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Raspberry, Rubus strigosus
Raspberry, Rubus strigosus

by Ellen Evert Hopman

Raspberry bushes are cultivated in most areas of the United States and can sometimes be found growing wild in loamy soils.

 The European Raspberry, Rubus idaeus, is a native of the forests of Europe and has stems with few or no thorns. Rubus strigosus is the native North American variety which is often found at the edges of fields and thickets. Both varieties produce white, cup shaped flowers in spring and summer, followed by edible, red fruits.

Raspberry leaves were used by Native American herbalists as a tonic for the female tract, especially for conditions involving the uterus. Raspberry leaf tea is a classic remedy for painful menstruation and can be taken daily throughout a pregnancy to help with morning sickness. It prepares the uterus for delivery by stimulating contractions while inducing relaxation between them and later can be used as an after-birth tonic. It is said to reduce labor pains and helps to bring in breast milk. Raspberry leaf has also been shown to help prevent miscarriage and is used to tone the uterus after abortions.

Raspberry leaf tea is slightly astringent making it a good remedy for diarrhea. It makes a good gargle and mouth wash as well as a wash for wounds and skin rashes. The infusion of the leaf is used to induce sweating in cases of fever.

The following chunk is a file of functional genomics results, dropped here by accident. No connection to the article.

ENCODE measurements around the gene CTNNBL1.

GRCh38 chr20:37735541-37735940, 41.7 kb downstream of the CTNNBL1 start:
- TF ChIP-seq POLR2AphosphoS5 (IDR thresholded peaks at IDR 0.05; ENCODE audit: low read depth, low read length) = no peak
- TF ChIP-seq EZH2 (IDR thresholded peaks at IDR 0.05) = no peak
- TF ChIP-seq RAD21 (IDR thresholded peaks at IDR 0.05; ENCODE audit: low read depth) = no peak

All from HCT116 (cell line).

To make the tea steep four teaspoons of the leaves in a cup of freshly boiled water and allow them to steep for about half an hour in a tightly covered non aluminum pot. The dose is one quarter cup taken four times a day, not with meals.Raspberry leaves are also available in tablet form from herbalists,which may be a more convenient solution for busy mothers and those who work outside of the home.

According to the Doctrine of Signatures, a Medieval system of plant classification, red fruits help to build the blood. The ancient Chinese system of medicine called The Five Element Theory also classifies red fruits and herbs as blood building and regulating substances and as remedies for the heart. It should come as no surprise then that the red fruits of the raspberry are medicinal and can be used to fortify the blood and when made into a syrup with red wine vinegar and a little honey or sugar they are said to strengthen the heart.

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Ellen Evert Hopman - Master Herbalist, Druid Priestess, Author

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